On Aug 8, 2006, at 1:01 PM, Freminlins wrote:

Yes, I had all that. It is of absolutely no use in the event of an unclean shutdown (on FreeBSD). If the file system itself is dirty, it will need to fsckd. The bigger the file system, the longer it takes (generall). That is
what journalling saves you.

To give you some indication of what this means in real life, I'll refer (again, sorry) to a power outage we suffered in our colo. This is FreeBSD on
modern hardware:

Jul 23 17:52:05 weeble kernel: WARNING: /var was not properly dismounted
Jul 23 17:55:52 weeble fsck: /dev/aacd0s1f: 1352 files, 956469 used,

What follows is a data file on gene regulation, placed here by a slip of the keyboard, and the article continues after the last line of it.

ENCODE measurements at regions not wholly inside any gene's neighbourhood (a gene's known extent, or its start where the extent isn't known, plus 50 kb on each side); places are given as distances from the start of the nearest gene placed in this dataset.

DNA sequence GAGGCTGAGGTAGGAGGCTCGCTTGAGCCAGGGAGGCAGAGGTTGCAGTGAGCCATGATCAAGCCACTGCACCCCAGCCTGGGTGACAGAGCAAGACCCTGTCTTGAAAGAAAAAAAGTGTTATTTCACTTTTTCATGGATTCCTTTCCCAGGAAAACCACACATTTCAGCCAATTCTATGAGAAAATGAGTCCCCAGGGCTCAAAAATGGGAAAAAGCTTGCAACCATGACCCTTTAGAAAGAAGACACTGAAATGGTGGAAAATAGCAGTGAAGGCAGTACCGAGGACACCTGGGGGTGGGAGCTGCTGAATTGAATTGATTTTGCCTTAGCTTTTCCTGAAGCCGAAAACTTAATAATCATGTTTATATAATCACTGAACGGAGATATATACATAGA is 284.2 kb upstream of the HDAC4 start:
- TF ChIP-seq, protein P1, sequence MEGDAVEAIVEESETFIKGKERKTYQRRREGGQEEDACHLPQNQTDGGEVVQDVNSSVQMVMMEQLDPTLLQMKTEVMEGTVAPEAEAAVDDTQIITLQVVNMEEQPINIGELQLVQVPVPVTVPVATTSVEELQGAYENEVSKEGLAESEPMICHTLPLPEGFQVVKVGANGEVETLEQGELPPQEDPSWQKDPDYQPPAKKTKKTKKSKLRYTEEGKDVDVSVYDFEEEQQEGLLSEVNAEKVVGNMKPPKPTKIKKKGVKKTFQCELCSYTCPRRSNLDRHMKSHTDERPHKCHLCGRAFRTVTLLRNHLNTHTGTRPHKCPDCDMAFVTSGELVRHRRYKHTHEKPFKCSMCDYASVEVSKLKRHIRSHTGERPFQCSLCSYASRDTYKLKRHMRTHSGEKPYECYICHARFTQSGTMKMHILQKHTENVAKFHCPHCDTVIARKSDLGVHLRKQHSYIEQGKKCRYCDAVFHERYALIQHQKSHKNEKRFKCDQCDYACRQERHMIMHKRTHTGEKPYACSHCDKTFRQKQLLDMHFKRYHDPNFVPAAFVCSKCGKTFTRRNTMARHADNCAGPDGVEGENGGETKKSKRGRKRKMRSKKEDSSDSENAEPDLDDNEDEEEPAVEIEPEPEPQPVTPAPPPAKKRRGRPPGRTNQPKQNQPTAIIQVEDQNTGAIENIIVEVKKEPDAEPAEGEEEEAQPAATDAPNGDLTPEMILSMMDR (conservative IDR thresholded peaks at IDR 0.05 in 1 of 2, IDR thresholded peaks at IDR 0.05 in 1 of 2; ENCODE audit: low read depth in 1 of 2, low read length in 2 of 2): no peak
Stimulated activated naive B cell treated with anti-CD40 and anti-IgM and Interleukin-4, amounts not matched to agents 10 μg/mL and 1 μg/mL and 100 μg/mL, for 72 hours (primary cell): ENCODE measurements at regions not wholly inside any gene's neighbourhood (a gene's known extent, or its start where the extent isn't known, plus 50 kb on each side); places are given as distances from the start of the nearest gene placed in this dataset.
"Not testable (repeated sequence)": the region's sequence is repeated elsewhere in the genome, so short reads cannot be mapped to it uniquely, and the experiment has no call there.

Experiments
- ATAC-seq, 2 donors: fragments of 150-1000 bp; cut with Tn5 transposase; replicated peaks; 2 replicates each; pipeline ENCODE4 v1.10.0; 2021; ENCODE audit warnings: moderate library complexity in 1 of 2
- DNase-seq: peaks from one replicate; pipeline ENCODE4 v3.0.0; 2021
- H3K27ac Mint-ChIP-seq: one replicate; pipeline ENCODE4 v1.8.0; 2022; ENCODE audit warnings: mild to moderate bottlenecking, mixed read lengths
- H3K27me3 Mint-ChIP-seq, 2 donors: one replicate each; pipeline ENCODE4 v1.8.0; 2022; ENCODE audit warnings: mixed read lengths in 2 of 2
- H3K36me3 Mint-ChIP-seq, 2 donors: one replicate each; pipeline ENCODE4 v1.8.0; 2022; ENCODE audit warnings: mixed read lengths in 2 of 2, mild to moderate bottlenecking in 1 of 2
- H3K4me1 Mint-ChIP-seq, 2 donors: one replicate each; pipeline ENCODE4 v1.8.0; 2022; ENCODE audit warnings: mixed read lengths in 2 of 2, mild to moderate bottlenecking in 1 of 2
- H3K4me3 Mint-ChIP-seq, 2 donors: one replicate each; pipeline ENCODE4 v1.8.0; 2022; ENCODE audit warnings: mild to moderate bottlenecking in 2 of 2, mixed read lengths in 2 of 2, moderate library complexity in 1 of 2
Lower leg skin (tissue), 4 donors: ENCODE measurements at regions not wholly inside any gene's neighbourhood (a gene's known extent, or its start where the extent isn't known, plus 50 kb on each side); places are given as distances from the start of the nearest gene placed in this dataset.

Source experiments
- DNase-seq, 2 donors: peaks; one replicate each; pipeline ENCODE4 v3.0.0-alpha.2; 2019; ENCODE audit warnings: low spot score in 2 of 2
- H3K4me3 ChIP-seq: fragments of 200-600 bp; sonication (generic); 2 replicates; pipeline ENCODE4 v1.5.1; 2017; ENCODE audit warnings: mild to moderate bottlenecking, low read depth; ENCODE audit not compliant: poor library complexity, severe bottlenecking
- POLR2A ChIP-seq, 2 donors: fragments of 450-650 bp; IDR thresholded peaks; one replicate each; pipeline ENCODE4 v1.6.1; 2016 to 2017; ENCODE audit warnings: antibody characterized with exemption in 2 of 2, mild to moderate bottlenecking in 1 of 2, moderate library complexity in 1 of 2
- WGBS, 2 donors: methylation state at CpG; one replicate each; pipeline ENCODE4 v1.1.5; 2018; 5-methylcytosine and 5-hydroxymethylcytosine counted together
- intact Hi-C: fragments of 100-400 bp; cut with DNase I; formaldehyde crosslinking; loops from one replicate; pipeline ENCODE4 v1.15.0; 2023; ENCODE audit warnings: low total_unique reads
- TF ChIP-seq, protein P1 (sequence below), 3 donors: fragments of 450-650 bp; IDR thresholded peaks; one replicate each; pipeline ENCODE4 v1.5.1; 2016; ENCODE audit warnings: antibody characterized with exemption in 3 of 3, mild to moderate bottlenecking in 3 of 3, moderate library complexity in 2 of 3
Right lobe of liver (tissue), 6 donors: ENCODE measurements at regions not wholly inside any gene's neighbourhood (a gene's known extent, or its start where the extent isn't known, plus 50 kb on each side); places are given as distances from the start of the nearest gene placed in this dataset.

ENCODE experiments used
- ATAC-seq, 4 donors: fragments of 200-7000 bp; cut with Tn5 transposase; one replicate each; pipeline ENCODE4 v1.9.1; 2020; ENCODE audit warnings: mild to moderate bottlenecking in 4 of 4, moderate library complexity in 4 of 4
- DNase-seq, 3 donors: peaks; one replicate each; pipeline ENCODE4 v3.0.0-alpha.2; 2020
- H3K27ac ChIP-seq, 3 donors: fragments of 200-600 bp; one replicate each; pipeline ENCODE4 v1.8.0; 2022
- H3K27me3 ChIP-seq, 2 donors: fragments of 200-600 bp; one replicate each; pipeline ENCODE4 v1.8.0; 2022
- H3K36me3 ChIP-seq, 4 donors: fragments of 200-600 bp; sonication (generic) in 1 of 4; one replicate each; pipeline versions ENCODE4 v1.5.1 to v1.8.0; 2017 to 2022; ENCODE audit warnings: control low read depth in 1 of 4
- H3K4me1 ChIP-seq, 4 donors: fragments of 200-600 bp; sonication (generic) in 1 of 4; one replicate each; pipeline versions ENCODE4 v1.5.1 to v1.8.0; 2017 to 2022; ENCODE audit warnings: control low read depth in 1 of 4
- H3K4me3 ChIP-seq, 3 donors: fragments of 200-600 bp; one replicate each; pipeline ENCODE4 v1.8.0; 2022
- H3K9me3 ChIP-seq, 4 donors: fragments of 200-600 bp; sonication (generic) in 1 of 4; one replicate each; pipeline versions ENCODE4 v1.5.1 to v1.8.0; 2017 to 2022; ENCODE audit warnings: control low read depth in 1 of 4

13988364 free (1484 frags, 1748360
blocks, 0.0% fragmentation)

I've snipped out the logs in between. But that's nearly 4 minutes to get itself sorted out. That file system has only 1.9GB of data. Our Solaris
boxes came up straight away.

Right now, if no fsck is really really important to you for your data store, then get an OpenSolaris system and put ZFS on it. Never fsck again as it is ALWAYS (they claim) in a coherent state. Or wait for ZFS to show up on FreeBSD

Not just for the above reasons, I am implementing a Solaris server with 1.7TB on ZFS and sharing it to a bunch of FreeBSD machines over nfs on dedicated gigabit with jumbo frames on separate interfaces from the standard default interface. (My main reason was to not have storage tied to an individual worker server)


Chad Leigh -- Shire.Net LLC
Your Web App and Email hosting provider
chad at shire.net

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